I’m not one of those girls that will exclusively date black guys, though, I’m still open minded to men of all types. I did get an application to join the Black Student Union, but I’ve been a little too intimidated to turn it in because I lack the confidence to go in there and check it out.

My jungle fever, although recent, has become a huge part of all aspects of my life, as strange as that may sound. I’ve gone from listening to alternative bands like Linkin Park and Incubus to rap music from the likes of E-40 to Childish Gambino.

This music has also gotten me more into dancing because who doesn’t want to take a hip-hop class where you learn to dance to your favorite songs? Not only do I enjoy dancing and listening to rap and hip hop, but I feel like I have become more open-minded through the experience. So next time you’re at a party, don’t be surprised if you see me trying to jerk and cat daddy at the same time to impress that hot Drake look-alike in the corner. Don’t hate, I’m just being me.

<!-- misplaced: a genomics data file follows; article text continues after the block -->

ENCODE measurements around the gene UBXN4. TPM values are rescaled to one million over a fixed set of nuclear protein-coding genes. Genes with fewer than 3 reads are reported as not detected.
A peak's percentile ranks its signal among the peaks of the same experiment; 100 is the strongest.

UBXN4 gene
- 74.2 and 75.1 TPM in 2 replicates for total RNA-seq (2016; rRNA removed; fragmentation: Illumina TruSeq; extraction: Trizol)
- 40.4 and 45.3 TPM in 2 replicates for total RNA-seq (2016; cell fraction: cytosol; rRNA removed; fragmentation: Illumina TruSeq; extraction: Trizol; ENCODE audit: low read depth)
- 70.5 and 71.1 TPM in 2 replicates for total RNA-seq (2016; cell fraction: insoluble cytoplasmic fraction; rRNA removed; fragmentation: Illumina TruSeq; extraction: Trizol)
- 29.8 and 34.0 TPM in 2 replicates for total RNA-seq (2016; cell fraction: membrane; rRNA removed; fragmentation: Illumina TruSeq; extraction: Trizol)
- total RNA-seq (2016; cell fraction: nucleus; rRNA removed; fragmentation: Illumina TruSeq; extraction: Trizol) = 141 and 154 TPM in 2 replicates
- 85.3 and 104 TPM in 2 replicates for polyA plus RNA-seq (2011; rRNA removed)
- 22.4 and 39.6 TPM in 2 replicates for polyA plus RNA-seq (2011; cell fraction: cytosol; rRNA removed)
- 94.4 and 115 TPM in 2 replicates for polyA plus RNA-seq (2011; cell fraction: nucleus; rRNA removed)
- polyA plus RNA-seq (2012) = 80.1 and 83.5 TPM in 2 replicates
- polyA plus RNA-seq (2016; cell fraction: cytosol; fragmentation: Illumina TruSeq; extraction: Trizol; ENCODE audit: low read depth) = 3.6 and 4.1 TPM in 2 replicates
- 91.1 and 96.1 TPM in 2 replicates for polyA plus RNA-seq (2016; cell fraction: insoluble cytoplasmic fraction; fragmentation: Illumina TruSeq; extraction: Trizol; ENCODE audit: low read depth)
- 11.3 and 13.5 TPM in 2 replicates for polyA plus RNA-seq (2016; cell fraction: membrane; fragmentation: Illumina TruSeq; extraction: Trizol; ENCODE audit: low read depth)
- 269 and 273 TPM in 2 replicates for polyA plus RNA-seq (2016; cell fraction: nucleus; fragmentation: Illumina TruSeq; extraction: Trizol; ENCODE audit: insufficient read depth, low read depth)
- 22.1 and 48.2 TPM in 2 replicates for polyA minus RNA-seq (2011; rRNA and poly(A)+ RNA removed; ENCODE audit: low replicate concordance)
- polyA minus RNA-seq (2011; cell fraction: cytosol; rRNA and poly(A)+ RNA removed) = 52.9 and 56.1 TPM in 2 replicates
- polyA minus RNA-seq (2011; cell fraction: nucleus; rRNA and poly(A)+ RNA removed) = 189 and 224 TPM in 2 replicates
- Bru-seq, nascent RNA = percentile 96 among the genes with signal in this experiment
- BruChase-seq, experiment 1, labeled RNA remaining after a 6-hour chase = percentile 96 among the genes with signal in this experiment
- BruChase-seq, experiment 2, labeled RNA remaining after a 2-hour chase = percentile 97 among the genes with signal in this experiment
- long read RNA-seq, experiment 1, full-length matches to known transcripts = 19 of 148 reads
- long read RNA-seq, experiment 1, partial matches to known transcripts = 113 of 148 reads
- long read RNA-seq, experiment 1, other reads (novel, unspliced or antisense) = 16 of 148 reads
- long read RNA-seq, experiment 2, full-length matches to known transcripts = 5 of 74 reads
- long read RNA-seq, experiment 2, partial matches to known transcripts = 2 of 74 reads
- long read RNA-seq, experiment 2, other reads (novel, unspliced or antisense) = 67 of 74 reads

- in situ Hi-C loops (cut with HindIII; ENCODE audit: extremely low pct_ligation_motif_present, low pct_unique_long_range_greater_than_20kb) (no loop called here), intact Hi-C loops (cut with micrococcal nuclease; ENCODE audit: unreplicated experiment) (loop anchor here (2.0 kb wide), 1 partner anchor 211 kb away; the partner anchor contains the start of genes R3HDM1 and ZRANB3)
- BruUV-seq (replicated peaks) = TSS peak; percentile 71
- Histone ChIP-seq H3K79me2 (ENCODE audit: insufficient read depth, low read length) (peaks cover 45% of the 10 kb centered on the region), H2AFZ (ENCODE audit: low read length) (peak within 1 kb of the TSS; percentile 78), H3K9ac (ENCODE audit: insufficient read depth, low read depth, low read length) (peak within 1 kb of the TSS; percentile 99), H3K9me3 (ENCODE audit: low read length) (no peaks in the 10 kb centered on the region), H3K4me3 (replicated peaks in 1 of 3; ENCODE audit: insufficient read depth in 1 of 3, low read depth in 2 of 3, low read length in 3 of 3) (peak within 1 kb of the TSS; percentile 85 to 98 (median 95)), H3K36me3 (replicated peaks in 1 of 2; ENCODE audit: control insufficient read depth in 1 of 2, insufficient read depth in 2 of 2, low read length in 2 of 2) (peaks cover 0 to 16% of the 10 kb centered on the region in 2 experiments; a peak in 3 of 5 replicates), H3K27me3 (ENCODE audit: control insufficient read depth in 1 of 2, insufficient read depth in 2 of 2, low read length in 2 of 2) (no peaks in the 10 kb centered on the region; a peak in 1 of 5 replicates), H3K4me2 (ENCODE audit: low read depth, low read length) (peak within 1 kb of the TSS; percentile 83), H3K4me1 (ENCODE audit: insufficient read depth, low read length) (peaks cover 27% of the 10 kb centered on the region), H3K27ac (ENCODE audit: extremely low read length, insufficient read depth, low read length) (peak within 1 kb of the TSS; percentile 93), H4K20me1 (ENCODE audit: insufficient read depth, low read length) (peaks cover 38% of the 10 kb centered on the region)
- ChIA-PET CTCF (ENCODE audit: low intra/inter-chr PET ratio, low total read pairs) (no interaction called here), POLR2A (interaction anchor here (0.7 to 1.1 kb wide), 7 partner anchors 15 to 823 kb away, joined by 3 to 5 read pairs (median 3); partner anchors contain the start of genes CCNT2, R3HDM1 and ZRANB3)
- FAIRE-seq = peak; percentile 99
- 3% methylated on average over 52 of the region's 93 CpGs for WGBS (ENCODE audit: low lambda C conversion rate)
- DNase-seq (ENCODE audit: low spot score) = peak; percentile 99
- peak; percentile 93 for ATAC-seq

MEDHA SRIDHAR loves her dark chocolate. If you want to accompany her to a BSU meeting, contact her at mdsridhar@ucdavis.edu.

130 COMMENTS

  1. so, i’m black and my boyfriend is white. we get extremely weird looks a lot(especially around UC Davis, which always makes it super fun to visit him). i want to say that i find this racist, but i’m not sure that’s the right word. if you like black men, that’s totally cool, but writing an article about how you feel in touch with african american culture through rap…not sure that’s correct (you’re leaving out all of the other races’ awesome rappers). just so you do know, not all black men are famous rappers, that’s a wee bit of a stereotype. but anyway, if you insist on wanting to flaunt your love for black men….perhaps don’t use the term “jungle fever”….because that is kind of racist. p.s. watch the episode of the Boondocks involving BET, you might get a kick out of it

  2. So you say racism is over? Then why do you make a big deal about this article? The only reason you guys think this is racist is because you guys want it to be. It’s not the authors intent to make this racist. Obviously she just wanted to express her opinion and her experience. Furthermore, you guys must not listen to the radio or watch television, or laugh with your friends. Because I can guarantee you all that at one point another you made a racist remark or laughed at a racist remark made in a television show. Do you guys write letters to drake? emminem? because some of the songs have stereotypes? i doubt it. So why put this student on blast about some paper. If you don’t like what you she said stop reading her articles and man up and make your own columns in the paper.